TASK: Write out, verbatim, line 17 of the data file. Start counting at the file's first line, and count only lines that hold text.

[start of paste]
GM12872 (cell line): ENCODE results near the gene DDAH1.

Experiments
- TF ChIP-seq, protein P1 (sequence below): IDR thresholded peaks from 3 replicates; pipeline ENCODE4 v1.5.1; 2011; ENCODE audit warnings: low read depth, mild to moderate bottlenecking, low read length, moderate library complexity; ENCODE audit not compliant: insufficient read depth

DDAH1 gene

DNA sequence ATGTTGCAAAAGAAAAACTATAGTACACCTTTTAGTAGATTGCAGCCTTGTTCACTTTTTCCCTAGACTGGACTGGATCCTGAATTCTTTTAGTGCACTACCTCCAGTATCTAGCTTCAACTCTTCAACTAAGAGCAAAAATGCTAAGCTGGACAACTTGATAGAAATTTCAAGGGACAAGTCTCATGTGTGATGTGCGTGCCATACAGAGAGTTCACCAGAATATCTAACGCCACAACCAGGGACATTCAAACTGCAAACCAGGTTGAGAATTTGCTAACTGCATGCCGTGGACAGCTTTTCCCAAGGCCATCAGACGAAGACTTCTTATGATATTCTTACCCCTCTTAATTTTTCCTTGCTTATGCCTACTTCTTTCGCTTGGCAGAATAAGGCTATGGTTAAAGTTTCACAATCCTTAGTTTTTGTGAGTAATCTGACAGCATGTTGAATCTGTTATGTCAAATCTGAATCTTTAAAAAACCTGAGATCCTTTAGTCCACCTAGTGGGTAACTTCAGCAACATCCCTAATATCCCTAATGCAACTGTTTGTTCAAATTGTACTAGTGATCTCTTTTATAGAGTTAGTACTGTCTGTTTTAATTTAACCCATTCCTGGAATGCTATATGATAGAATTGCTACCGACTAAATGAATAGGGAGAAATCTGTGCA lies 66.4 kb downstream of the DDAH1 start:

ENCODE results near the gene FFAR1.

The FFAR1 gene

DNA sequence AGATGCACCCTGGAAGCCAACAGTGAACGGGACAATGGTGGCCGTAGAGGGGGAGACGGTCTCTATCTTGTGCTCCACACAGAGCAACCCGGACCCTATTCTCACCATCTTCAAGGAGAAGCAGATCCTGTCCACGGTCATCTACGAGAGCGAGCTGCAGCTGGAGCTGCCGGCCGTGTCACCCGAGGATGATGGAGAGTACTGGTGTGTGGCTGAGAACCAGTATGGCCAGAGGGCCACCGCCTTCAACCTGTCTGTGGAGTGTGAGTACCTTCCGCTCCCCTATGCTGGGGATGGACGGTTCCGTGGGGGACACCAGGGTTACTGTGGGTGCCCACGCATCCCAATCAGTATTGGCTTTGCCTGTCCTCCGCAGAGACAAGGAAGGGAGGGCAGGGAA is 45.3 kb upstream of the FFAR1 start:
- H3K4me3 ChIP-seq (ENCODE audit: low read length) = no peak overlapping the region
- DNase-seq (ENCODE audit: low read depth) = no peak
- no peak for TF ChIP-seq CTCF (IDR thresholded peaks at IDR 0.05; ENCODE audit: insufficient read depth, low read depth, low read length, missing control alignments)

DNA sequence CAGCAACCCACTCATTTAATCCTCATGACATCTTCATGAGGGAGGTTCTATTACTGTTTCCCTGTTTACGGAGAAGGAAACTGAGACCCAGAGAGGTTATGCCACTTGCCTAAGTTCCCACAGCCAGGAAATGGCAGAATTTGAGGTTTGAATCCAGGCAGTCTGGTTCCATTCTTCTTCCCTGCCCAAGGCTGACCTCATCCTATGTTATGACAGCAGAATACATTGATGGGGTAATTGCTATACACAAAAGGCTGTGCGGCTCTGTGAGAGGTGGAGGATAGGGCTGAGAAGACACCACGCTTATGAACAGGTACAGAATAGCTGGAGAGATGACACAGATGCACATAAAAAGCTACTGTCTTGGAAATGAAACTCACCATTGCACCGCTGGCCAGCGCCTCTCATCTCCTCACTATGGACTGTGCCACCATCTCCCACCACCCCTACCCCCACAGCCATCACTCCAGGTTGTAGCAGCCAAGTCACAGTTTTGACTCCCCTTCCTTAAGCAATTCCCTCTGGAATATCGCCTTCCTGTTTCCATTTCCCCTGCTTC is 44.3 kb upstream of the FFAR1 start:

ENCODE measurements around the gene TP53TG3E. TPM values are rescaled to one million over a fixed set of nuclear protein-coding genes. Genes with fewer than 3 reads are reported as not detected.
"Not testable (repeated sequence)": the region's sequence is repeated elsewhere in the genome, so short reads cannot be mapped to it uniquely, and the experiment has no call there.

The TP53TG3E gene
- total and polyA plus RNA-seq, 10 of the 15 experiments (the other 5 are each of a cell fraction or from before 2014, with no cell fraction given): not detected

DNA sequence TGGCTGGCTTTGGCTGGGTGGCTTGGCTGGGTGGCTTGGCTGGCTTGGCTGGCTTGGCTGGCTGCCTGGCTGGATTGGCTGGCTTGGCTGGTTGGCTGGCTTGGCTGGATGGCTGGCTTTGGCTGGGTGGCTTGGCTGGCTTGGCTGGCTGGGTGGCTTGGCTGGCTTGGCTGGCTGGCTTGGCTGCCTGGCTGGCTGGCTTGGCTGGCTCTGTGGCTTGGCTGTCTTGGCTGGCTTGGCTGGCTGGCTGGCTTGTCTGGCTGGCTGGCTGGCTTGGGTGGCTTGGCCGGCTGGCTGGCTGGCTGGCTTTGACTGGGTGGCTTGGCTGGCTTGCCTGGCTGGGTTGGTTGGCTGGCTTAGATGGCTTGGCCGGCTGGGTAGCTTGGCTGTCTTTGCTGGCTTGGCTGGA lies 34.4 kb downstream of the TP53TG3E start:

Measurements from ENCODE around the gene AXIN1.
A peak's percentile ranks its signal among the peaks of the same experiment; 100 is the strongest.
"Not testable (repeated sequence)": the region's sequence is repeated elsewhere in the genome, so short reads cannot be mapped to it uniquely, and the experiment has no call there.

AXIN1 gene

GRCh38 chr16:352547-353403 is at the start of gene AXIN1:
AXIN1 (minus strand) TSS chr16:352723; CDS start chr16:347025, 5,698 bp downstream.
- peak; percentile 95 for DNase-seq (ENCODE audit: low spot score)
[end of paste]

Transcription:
DNA sequence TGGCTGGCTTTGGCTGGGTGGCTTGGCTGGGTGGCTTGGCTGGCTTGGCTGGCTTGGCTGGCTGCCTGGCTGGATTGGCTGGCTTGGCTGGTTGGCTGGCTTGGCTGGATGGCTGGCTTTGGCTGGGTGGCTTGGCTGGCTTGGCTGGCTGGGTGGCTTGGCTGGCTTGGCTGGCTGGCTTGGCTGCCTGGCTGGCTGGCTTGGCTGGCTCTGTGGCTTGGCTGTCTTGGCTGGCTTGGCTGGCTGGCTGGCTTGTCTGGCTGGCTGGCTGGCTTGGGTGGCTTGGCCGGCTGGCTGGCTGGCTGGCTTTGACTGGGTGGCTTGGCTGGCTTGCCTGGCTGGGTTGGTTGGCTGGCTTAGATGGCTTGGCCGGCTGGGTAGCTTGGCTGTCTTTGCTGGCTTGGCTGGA lies 34.4 kb downstream of the TP53TG3E start: